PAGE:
More than just feelings of general tiredness, work fatigue is a very real risk for millions of workers across a range of industries. Understood as a state of physical and mental exhaustion, scientists are still not certain what causes work fatigue, but we do know how it can negatively impact our professional and personal lives.

Today, Americans work an average of 47.7 hours a week, compared to 37.5 hours back in 1976. Many of us work in demanding or chaotic environments that expect our full attention and leaves very little room for mistakes. What we are left with is 33% of people feeling anxiety or nervousness, 34% experiencing stress related headaches, and 46% struggling to sleep at night. Building a successful career can’t come at the expense of our physical and mental wellness – combatting work fatigue begins and ends with mindfulness, self-care, and fair prioritizing.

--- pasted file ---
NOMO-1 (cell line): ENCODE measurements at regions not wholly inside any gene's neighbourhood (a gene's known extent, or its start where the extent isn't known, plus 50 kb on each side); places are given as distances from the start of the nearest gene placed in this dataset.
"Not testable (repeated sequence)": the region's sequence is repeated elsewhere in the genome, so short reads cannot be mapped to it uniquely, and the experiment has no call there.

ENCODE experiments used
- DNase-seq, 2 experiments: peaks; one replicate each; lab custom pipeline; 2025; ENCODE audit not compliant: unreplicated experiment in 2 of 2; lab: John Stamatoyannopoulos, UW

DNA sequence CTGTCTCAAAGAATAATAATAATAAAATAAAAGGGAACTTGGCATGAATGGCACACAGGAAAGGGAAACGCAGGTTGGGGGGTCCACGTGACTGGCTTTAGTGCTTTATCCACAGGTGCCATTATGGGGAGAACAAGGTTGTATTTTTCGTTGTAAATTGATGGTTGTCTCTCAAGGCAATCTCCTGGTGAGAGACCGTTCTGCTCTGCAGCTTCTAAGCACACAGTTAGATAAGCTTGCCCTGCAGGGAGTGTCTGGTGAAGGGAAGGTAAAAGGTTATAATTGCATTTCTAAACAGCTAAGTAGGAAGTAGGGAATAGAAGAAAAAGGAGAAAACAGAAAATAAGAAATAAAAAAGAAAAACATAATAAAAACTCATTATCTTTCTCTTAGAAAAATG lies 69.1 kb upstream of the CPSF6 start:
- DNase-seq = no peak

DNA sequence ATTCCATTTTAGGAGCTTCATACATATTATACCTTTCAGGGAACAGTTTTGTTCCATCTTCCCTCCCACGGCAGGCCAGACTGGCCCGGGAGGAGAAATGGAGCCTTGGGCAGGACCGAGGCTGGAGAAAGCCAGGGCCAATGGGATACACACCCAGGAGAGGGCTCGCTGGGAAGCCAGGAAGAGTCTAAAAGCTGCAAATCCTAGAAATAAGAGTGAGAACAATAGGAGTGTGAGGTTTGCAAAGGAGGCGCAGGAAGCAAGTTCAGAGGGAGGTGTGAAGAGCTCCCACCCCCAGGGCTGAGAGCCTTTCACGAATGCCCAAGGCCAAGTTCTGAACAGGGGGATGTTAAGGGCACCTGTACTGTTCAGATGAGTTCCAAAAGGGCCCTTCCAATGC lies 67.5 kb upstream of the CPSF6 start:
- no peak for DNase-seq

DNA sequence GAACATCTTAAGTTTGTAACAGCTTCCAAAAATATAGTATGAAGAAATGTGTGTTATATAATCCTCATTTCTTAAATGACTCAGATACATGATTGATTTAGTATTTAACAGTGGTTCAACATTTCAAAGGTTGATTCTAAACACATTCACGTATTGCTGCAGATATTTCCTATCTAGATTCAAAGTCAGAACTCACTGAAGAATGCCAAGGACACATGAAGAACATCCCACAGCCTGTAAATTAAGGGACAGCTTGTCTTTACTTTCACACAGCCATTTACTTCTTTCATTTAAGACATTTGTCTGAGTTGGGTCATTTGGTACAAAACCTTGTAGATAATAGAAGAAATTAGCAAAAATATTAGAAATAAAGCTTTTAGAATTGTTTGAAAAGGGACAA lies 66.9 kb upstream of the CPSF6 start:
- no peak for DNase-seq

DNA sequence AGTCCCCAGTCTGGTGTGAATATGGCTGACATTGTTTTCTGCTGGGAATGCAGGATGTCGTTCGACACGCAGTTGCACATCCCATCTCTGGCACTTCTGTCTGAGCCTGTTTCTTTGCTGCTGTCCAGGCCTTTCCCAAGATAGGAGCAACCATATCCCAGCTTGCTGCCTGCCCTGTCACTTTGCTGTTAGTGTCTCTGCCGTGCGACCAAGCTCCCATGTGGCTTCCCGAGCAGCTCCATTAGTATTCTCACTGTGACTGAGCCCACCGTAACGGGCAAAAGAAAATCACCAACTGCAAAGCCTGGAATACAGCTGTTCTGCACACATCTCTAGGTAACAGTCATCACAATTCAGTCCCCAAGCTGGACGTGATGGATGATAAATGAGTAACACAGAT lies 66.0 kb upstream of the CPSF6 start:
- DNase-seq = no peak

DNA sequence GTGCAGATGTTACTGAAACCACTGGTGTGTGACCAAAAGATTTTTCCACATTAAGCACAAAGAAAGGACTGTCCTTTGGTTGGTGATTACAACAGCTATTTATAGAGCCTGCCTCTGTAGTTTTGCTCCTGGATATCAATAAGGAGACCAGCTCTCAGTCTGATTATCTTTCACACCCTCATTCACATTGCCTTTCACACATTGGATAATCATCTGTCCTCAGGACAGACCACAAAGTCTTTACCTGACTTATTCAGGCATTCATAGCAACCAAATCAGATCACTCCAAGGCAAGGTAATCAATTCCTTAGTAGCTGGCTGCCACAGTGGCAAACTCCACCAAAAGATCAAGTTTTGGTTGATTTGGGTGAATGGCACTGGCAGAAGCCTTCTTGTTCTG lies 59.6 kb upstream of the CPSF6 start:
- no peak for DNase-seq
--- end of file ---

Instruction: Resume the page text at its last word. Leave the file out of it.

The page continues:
This infographic goes into more detail on how to recognize symptoms of work fatigue, it’s long and short-term impacts, and how to avoid it in the future through healthy habits and coping skills.

What Is Work Fatigue? 1


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